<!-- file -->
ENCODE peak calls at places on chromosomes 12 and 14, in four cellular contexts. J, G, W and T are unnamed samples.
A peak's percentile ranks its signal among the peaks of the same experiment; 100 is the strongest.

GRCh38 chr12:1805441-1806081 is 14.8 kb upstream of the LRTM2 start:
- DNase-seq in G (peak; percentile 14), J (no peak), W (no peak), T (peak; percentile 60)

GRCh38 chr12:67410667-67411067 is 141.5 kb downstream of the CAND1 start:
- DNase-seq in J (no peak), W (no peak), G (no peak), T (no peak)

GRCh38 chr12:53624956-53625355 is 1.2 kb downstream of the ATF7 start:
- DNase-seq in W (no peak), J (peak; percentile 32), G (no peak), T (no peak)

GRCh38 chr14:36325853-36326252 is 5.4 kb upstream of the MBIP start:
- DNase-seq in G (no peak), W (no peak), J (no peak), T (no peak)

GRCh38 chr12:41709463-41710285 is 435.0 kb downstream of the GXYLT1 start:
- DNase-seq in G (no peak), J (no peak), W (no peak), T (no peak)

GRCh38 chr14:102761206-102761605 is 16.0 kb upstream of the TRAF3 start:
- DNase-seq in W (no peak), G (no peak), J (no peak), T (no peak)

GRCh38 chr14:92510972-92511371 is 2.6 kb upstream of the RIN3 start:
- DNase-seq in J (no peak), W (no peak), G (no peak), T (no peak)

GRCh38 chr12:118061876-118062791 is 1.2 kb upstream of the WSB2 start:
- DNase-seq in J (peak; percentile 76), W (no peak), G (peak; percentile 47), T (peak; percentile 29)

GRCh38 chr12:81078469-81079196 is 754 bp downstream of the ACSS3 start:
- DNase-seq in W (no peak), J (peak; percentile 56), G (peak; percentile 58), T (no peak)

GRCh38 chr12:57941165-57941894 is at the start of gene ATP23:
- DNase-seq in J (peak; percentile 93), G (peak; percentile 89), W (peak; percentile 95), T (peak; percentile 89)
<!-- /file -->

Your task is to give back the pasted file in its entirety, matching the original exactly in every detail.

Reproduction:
ENCODE peak calls at places on chromosomes 12 and 14, in four cellular contexts. J, G, W and T are unnamed samples.
A peak's percentile ranks its signal among the peaks of the same experiment; 100 is the strongest.

GRCh38 chr12:1805441-1806081 is 14.8 kb upstream of the LRTM2 start:
- DNase-seq in G (peak; percentile 14), J (no peak), W (no peak), T (peak; percentile 60)

GRCh38 chr12:67410667-67411067 is 141.5 kb downstream of the CAND1 start:
- DNase-seq in J (no peak), W (no peak), G (no peak), T (no peak)

GRCh38 chr12:53624956-53625355 is 1.2 kb downstream of the ATF7 start:
- DNase-seq in W (no peak), J (peak; percentile 32), G (no peak), T (no peak)

GRCh38 chr14:36325853-36326252 is 5.4 kb upstream of the MBIP start:
- DNase-seq in G (no peak), W (no peak), J (no peak), T (no peak)

GRCh38 chr12:41709463-41710285 is 435.0 kb downstream of the GXYLT1 start:
- DNase-seq in G (no peak), J (no peak), W (no peak), T (no peak)

GRCh38 chr14:102761206-102761605 is 16.0 kb upstream of the TRAF3 start:
- DNase-seq in W (no peak), G (no peak), J (no peak), T (no peak)

GRCh38 chr14:92510972-92511371 is 2.6 kb upstream of the RIN3 start:
- DNase-seq in J (no peak), W (no peak), G (no peak), T (no peak)

GRCh38 chr12:118061876-118062791 is 1.2 kb upstream of the WSB2 start:
- DNase-seq in J (peak; percentile 76), W (no peak), G (peak; percentile 47), T (peak; percentile 29)

GRCh38 chr12:81078469-81079196 is 754 bp downstream of the ACSS3 start:
- DNase-seq in W (no peak), J (peak; percentile 56), G (peak; percentile 58), T (no peak)

GRCh38 chr12:57941165-57941894 is at the start of gene ATP23:
- DNase-seq in J (peak; percentile 93), G (peak; percentile 89), W (peak; percentile 95), T (peak; percentile 89)